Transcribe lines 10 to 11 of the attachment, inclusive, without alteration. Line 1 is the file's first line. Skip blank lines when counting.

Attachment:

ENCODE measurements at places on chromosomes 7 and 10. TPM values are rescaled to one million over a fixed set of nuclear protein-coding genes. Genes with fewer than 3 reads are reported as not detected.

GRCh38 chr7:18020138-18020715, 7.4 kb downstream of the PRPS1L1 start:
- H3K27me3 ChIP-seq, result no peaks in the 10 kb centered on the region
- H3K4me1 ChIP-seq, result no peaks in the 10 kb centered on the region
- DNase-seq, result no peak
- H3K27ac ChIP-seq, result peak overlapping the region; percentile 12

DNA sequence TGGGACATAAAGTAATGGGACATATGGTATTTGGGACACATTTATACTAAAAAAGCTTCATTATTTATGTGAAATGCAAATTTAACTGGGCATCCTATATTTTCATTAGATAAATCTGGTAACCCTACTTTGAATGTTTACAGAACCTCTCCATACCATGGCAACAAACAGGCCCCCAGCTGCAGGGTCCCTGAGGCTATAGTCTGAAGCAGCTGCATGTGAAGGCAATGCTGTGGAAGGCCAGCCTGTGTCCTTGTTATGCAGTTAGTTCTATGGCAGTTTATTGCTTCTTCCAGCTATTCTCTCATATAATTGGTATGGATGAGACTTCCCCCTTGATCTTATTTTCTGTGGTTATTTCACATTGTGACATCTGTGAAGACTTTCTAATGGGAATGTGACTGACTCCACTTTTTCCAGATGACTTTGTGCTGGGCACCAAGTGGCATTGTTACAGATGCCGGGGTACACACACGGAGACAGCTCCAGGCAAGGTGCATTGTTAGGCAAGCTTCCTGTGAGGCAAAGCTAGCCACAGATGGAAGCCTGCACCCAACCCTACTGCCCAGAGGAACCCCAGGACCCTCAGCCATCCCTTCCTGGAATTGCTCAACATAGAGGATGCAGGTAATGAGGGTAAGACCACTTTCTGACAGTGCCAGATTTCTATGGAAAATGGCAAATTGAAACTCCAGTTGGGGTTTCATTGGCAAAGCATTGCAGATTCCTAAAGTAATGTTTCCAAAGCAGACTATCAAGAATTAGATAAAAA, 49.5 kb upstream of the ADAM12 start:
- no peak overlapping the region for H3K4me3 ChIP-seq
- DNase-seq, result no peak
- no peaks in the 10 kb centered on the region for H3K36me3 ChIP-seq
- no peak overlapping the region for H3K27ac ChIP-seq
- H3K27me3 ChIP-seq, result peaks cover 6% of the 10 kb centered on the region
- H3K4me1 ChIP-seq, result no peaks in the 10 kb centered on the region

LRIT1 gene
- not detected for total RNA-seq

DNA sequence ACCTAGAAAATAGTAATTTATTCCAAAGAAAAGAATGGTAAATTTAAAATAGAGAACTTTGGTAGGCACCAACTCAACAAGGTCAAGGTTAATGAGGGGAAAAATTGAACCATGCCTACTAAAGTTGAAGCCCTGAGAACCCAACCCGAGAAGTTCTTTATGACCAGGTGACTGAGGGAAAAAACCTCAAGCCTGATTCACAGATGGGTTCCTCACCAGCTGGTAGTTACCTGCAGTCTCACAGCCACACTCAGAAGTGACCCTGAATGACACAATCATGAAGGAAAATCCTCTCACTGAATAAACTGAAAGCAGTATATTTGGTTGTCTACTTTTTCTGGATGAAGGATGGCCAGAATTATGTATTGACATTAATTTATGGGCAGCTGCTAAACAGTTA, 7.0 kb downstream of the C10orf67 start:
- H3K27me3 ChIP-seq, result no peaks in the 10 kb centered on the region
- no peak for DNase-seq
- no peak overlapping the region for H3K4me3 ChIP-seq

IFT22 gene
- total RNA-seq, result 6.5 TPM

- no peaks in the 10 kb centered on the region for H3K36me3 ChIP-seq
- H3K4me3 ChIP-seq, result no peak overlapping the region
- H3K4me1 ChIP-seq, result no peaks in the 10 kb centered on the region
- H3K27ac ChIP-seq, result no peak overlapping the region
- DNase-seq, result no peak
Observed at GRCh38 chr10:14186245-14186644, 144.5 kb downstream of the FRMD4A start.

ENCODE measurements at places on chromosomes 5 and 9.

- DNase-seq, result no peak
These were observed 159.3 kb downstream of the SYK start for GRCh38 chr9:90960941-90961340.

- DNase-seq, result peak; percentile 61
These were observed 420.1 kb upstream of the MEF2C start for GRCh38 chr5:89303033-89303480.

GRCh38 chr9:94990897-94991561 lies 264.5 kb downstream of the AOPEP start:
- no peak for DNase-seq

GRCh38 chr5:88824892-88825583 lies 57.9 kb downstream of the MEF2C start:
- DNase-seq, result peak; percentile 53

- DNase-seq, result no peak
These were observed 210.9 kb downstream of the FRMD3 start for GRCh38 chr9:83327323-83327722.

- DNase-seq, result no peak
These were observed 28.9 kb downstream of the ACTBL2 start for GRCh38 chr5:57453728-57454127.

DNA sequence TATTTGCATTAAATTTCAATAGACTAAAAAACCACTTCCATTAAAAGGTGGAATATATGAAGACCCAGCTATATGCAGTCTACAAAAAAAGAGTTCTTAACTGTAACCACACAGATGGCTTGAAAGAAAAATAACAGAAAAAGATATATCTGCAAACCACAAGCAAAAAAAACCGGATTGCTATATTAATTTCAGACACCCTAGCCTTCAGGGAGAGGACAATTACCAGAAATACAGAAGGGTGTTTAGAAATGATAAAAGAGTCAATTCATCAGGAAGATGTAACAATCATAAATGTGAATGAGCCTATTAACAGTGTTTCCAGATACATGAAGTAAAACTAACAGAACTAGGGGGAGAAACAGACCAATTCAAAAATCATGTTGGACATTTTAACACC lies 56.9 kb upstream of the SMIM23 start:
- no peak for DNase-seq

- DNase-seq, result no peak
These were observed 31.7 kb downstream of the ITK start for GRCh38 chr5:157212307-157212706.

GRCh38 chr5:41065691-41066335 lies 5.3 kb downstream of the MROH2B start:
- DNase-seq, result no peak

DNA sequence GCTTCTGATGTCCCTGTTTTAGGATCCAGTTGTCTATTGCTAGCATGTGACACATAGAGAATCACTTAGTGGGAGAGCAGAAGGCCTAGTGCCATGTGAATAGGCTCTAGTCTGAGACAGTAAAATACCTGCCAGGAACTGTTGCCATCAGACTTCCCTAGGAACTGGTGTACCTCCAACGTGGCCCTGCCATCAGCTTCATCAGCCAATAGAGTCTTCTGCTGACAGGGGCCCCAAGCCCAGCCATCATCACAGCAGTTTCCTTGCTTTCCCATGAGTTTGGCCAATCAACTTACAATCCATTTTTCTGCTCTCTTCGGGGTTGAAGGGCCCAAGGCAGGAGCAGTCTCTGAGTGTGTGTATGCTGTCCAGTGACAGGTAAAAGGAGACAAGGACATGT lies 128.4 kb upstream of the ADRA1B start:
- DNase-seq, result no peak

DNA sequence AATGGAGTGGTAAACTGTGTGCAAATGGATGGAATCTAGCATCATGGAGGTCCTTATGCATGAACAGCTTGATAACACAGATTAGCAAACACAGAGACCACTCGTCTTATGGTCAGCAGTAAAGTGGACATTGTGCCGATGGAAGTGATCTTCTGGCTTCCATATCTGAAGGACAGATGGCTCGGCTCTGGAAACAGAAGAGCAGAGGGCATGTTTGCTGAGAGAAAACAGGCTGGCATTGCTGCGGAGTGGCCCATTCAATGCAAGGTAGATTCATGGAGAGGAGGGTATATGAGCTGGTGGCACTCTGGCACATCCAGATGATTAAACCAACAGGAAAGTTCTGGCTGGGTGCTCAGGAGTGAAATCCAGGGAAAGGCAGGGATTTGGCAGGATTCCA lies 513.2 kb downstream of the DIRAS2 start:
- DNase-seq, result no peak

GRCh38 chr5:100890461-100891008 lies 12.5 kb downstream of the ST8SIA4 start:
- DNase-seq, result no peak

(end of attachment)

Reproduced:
- no peaks in the 10 kb centered on the region for H3K36me3 ChIP-seq
- no peak overlapping the region for H3K27ac ChIP-seq